Economic Impacts of Sanitation in Southeast Asia Summary: A four-country study conducted in Cambodia, Indonesia, the Philippines and Vietnam under the Economics of Sanitation Initiatives (ESI)

The Sanitation Impact Study was conducted in Cambodia, Indonesia, the Philippines and Vietnam. A study is ongoing in Lao PDR. The study was led by the East Asia and Pacific office of the World Bank’s Water and Sanitation Program (WSP), with the contribution of WSP teams in each of the participating countries. The study took one year to complete, and has undergone two major peer review processes. This summary report is based on four fulllength country reports and a full-length synthesis report.




This study examines the major health, water, environmental, tourism and other welfare impacts associated with poor sanitation in



Cambodia, Indonesia, the Philippines and Vietnam. By examining the economic impacts of poor sanitation, and the potential gains from improved sanitation, this study provides important evidence to support further investments in sanitation. The goal of this report is to show decisionmakers at the country and regional levels how the negative impacts

of poor sanitation can be mitigated by investing in improved sanitation.




The study is based on evidence from other investigations, surveys and databases. The impact measurement reported in the study focuses mainly on a narrow definition of sanitation - human excreta management and related hygiene practices. The measurement of water resource impact included release of gray water to water bodies, and the measurement of environmental impact included poor solid waste management.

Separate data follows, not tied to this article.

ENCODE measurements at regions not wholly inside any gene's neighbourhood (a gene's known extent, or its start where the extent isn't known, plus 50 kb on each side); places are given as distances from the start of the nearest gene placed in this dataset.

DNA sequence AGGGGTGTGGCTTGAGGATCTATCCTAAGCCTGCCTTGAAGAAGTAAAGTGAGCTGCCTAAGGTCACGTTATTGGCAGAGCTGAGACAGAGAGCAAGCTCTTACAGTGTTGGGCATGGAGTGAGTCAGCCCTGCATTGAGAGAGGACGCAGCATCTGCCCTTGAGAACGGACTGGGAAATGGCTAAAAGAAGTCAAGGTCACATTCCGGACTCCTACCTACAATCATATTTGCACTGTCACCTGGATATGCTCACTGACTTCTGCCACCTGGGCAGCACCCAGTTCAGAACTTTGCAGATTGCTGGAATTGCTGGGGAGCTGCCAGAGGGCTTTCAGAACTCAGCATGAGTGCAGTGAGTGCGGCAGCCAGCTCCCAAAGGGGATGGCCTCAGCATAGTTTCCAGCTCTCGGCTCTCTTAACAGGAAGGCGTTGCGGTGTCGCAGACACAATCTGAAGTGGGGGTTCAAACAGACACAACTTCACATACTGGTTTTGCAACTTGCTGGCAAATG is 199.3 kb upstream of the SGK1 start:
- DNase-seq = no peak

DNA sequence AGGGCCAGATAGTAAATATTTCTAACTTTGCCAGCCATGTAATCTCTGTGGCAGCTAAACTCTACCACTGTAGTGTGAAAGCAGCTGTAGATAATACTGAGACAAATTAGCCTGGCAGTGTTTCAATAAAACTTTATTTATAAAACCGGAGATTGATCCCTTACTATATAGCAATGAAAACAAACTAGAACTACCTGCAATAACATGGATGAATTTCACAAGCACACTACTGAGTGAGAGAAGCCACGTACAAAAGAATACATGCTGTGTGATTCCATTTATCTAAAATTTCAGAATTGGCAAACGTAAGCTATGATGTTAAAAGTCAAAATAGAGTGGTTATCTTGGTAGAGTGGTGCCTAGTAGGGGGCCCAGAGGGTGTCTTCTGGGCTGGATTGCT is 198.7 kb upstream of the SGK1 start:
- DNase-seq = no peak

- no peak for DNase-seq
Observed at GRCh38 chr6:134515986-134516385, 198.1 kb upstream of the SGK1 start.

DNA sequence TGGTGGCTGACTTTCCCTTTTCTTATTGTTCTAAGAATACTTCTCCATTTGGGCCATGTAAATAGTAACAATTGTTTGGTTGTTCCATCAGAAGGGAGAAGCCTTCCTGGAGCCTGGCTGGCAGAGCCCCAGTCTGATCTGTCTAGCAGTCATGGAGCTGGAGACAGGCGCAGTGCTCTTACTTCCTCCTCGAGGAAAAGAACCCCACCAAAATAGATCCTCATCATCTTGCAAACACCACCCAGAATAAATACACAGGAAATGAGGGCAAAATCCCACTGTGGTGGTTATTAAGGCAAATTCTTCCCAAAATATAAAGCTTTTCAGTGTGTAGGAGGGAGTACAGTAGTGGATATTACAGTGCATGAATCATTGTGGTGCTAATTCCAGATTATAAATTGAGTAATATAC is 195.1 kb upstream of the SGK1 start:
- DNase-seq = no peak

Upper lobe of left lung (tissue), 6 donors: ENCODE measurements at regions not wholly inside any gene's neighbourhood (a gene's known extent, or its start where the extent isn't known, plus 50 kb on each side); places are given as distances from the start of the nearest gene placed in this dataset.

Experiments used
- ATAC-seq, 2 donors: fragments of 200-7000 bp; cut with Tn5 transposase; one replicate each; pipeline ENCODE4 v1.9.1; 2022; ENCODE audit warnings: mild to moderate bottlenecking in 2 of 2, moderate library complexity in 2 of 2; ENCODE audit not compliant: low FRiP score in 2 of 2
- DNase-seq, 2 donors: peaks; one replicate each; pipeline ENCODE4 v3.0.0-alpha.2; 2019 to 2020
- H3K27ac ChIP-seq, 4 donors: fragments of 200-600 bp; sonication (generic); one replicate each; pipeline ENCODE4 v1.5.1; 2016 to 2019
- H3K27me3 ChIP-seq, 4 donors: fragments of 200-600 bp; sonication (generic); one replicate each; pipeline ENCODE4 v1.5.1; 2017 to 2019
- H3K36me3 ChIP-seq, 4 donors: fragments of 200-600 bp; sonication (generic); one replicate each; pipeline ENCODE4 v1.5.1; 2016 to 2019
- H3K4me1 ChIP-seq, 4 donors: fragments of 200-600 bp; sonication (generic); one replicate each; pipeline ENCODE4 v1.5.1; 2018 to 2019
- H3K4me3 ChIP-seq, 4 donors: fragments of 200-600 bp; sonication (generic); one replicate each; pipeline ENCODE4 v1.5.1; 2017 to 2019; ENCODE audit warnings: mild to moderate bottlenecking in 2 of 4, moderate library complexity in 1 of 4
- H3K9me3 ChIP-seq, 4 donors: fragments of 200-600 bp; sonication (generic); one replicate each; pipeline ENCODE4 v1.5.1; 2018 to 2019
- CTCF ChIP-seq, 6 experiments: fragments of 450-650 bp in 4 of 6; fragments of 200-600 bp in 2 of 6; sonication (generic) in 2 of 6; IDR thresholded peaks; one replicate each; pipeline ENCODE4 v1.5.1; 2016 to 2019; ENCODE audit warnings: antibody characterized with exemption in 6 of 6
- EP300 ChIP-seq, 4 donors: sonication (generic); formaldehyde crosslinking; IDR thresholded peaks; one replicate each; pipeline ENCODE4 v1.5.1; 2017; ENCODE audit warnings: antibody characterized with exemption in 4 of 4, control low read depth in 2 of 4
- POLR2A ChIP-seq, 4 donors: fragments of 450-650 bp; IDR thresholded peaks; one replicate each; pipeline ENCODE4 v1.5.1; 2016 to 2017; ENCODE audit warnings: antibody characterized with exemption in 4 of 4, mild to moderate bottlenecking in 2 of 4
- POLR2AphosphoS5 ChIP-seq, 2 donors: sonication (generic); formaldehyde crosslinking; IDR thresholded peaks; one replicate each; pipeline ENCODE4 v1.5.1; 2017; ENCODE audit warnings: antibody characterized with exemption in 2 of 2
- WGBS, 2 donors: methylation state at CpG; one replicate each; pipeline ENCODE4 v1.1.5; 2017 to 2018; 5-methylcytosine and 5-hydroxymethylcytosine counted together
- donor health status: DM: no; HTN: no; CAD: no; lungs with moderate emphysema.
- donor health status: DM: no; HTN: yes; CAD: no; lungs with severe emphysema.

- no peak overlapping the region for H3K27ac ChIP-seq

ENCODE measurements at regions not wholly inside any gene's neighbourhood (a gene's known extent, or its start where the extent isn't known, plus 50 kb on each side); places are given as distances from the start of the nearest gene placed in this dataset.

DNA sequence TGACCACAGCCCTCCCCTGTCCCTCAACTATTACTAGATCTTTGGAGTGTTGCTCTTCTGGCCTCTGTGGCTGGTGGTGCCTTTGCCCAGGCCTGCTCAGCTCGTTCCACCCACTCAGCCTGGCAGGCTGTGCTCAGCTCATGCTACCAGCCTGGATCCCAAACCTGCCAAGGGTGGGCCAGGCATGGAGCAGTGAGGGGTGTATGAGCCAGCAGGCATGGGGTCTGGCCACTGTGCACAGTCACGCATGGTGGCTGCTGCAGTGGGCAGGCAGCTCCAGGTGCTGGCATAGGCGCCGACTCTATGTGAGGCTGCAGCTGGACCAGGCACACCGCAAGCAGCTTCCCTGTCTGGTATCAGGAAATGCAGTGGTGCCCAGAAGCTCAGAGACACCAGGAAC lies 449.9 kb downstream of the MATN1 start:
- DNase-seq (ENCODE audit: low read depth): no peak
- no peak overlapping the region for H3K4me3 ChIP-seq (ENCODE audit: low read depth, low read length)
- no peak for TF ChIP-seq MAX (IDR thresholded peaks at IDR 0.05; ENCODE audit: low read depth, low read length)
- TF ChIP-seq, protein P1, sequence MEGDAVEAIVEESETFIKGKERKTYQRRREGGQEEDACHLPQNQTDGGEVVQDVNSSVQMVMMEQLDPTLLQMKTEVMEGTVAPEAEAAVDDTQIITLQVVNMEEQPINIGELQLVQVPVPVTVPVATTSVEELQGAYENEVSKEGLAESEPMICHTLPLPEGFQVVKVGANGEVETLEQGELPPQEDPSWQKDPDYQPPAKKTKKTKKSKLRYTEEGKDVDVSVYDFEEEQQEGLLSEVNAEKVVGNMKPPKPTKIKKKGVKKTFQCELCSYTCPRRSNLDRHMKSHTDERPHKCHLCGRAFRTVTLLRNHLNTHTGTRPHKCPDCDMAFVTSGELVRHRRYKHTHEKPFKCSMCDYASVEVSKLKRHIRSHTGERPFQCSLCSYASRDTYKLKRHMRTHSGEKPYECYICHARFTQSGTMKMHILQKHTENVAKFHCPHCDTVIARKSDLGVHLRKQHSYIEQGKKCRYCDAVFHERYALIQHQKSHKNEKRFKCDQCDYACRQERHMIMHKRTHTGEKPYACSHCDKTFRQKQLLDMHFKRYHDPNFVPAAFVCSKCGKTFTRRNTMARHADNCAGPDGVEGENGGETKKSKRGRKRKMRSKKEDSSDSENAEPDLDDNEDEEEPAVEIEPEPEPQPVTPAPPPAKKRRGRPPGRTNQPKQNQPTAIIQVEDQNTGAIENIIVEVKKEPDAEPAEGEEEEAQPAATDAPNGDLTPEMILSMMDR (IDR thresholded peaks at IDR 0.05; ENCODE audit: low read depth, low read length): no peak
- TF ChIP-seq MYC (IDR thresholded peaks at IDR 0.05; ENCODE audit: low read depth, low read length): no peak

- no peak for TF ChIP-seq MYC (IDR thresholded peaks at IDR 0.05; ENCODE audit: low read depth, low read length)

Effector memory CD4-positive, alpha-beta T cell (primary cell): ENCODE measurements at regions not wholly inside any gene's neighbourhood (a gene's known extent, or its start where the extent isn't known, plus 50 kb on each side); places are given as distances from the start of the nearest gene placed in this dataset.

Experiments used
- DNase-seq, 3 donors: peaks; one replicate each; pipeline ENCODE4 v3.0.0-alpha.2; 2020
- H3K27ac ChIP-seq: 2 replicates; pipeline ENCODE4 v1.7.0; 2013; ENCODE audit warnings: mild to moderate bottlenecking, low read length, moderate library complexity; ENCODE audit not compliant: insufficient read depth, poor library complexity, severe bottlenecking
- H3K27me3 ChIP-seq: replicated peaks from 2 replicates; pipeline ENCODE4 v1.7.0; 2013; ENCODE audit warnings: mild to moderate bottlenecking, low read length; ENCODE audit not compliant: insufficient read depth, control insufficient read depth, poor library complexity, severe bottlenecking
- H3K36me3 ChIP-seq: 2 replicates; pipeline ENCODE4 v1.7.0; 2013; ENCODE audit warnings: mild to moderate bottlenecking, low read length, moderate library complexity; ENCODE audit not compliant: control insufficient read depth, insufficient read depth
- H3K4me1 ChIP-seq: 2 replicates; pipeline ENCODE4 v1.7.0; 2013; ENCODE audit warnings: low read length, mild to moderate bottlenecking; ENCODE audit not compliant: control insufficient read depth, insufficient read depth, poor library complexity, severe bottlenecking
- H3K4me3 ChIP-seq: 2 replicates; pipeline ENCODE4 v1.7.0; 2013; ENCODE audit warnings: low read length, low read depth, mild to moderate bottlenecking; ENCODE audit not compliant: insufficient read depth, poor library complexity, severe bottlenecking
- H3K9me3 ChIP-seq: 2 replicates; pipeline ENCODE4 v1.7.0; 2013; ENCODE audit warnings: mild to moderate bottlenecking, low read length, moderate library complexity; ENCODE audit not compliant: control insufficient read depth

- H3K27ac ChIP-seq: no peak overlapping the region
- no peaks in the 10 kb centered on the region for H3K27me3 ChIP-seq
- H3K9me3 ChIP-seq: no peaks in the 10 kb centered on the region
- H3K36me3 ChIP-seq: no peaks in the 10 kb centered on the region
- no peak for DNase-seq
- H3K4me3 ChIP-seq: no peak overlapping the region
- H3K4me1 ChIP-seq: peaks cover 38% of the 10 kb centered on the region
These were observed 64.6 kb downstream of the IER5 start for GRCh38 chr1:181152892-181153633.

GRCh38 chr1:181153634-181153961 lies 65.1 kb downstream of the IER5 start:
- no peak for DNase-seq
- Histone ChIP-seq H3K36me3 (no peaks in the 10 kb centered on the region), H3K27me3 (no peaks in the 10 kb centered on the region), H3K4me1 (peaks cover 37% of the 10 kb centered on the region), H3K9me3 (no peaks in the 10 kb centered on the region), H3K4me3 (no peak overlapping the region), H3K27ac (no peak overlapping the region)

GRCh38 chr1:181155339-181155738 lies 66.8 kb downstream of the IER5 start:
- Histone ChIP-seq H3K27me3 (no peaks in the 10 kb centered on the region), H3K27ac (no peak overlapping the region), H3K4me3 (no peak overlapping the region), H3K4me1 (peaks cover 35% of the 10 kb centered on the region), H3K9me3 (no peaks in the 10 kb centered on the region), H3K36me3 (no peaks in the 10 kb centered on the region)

Indonesia, Vietnam and the Philippines lose an estimated US$9 billion a year because of poor sanitation (based on 2005 prices). That is approximately 2% of their combined Gross Domestic Product (GDP), varying from 1.3% in the Philippines and Vietnam, to 2.3% in Indonesia and 7.2% in Cambodia. The annual economic impact is approximately US$6.3 billion in Indonesia, US$1.4 billion in the Philippines, US$780 million in Vietnam and US$450 million in Cambodia. With the universal implementation of improved sanitation and hygiene, it is assumed that all the attributed impacts are mitigated, except health, for which 45% of the losses are mitigated. Universal sanitation would lead to an annual gain of US$6.3 billion in the four countries, as shown in the figure below. The implementation of

ecological sanitation approaches (fertilizer and biogas) would be worth an estimated US$270 million annually.

Daftar Isi:

Executive Summary
1. Introduction
2. Methods
2.1 Study Approach
2.2 Scope of ’Sanitation’
2.3 Impacts Evaluated
2.4 Impact Mitigation
3. Results
3.1 Health Impacts
3.2 Water Impacts
3.3 Environmental Impacts
3.4 Other Welfare Impacts
3.5 Tourism Impact
3.6 Overall Economic Impacts
4. Recommendations